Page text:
The Incarnation and Revelation of God

The two great questions of life are does God exist? And if God exists, can I actually know him?

Many of the Founding Fathers of this great nation were Christian and all were Theists, meaning that they at least believed in the existence of God; but not all of them believed that God had personally revealed himself in the world, so that He could be known. This belief we know as Deism, which teaches that God exists but the only evidence that we have for him is creation and natural law. The consequence of such a belief is that God is way off in “never-never land,” while we human beings grope around, trying to figure out who is He is.

Over and against Deism, the Christian faith proclaims to the world that God can be known, because God revealed himself personally to the world in the person of Jesus Christ. That is to say that God has stooped down to our level in order to become man, so that we might know God in a personal way. If we want to know God, if we want to see Him, if we want to relate to God then we go to the Christ Child. For he alone has shown us the very depths of who God is, because he himself is God come down to us.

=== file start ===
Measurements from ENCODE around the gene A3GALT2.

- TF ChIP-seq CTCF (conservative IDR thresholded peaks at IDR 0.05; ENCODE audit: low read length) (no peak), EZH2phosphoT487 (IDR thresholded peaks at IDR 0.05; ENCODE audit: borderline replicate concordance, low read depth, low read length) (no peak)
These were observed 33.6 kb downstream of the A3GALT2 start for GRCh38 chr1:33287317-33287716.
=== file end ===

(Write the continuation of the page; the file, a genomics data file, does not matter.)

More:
That was Jesus’ mission in life- to show us the heart of his and Our Heavenly Father! Christ is the one who taught us to turn the other cheek, to love our enemies, and to drop our stones and to reach out to the sinner and show the love of God to them and not shun them, as we call them and ourselves to repent of sin and live in the way that God created us to live.

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All other revelations of God, be it in creation or in some general religious principle embraced by all the major religions of the world, i.e., “the golden rule,” must be seen in light of Jesus Christ, who is the full and final revelation of God to the world!